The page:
Credit NYU School of Social Work

In the new book, Stuck in Place: Urban Neighborhoods and the End of Progress Toward Racial Equality, Dr. Patrick Sharkey, an associate professor of sociology at New York University, explores what he calls some of the most persistent forms of racial inequality.

From gaps in income to academic test scores, he looks at race and neighborhoods over multiple generations.

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3:35 pm
Thu September 26, 2013

5 Things To Know About The Great Race This Weekend

The 36th annual Richard S. Caliguiri City of Pittsburgh Great Race will have runners and walkers streaming from Frick Park into downtown on Sunday. If you’re going to be in the neighborhood or racing, here are some things you should know coming into the weekend.

1) Registration is Full

This year there will be 15,500 runners and walkers participating in the race, reaching the cap organizers have set and making it the largest field for The Great Race. Also taking to the starting line will be 24 “perfect runners,” people who have ran all of the 35 past races.

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Essential Pittsburgh
4:40 pm
Tue August 27, 2013

A Moment Of Peaceful Integration in 1963

Thousands gathering peacefully at the reflecting pool in Washington DC
Credit US Marines / Wikipedia

Greensburg native, William Severini Kowinski was 17 years old when he participated in the March on Washington for Jobs & Freedom on August 28th, 1963. He had been campaigning for John F. Kennedy since the age of 15 and was inspired by Kennedy’s views on the civil rights struggle.

Kowinski went by train with a group called the Catholic Interracial Council. It was only his second train ride and his most vivid memory of the ride involved a train car packed with young people.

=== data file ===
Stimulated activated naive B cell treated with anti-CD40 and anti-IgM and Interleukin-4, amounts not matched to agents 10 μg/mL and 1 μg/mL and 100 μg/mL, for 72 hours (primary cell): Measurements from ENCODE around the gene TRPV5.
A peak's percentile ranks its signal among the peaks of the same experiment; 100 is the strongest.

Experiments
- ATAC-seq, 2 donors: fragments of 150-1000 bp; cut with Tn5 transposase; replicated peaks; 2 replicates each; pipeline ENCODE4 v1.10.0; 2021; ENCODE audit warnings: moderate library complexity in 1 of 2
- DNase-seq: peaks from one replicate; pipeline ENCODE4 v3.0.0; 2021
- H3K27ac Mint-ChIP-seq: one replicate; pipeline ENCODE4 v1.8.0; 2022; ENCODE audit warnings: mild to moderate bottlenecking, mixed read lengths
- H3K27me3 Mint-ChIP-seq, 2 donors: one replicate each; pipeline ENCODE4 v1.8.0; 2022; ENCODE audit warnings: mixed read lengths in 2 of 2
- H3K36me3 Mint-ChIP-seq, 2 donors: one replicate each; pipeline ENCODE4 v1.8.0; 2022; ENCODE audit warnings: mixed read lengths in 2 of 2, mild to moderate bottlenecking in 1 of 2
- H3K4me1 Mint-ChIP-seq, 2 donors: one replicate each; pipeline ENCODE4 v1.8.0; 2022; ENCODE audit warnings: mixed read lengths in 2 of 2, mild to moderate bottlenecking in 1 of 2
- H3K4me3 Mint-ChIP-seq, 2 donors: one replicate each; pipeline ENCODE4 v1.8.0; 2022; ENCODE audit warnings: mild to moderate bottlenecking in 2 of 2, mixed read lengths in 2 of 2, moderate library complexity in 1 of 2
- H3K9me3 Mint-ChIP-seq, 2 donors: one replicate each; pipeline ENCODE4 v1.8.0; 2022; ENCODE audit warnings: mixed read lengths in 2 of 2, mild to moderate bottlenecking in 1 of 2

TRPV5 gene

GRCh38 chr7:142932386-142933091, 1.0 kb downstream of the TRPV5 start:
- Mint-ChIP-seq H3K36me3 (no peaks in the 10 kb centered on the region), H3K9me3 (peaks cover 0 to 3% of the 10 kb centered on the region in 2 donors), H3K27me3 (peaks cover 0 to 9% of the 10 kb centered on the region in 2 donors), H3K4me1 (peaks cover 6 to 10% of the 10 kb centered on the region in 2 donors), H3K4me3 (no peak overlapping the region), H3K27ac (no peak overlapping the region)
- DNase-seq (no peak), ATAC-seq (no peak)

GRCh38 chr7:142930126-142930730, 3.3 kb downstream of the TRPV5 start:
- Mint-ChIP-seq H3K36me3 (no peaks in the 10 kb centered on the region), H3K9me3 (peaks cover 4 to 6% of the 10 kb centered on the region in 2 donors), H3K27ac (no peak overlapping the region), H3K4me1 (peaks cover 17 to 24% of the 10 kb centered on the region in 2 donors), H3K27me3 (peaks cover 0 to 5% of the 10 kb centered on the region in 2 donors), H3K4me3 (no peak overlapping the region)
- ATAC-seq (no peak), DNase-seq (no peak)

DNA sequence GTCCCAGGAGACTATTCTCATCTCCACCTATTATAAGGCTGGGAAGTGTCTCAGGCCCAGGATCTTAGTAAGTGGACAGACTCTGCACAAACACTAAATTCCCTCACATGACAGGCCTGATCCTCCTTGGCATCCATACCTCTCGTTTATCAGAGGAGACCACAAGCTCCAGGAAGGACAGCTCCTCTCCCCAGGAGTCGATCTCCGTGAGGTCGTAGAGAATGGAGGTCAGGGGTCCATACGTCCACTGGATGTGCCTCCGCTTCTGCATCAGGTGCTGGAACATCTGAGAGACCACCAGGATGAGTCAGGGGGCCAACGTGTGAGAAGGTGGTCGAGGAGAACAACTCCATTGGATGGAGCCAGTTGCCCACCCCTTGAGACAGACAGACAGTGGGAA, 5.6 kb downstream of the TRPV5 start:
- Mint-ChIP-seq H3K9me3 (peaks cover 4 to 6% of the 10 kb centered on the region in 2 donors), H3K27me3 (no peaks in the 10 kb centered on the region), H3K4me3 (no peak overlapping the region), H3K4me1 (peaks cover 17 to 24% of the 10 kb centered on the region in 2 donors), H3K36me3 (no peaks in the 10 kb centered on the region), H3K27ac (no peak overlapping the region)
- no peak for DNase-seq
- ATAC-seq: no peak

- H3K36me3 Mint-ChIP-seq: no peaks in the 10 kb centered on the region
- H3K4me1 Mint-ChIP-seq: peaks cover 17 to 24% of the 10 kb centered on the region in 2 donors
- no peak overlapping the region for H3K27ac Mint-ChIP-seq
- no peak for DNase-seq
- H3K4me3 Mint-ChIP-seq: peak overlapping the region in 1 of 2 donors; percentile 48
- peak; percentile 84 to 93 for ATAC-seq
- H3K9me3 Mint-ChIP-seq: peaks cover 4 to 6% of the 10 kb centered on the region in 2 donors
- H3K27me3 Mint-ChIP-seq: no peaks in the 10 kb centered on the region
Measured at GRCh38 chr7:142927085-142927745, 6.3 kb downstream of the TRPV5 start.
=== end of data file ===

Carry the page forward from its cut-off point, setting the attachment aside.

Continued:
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5:42 pm
Wed July 10, 2013

Speaker Discusses Effective Policies for Educating Young Black Males

The University of Pittsburgh’s Center on Race and Social Problems hosted a program Wednesday called “A Call to Conscience:  Effective Policies and Practices in Educating African American Males.”

The keynote speaker was John Jackson, president and CEO of the Schott Foundation for Public Education in Cambridge, Mass., who said research is clear that races are 99.6 percent the same genetically, so differences in educational performance must be caused by social policies and practices.

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Poverty & Learning
3:30 pm
Wed June 5, 2013

Pitt to Host Summit on Race, Ethnicity, Poverty

Researchers and scholars from across the U.S. are gathering in Pittsburgh to create a network devoted to studying the issues of race and poverty.

About 30 directors of academic centers and institutions on race, ethnicity and poverty throughout the country will be attending the summit hosted by the University of Pittsburgh to begin Thursday and Friday in an effort to start dialogue and create possible collaborations between institutions aimed at battling social issues.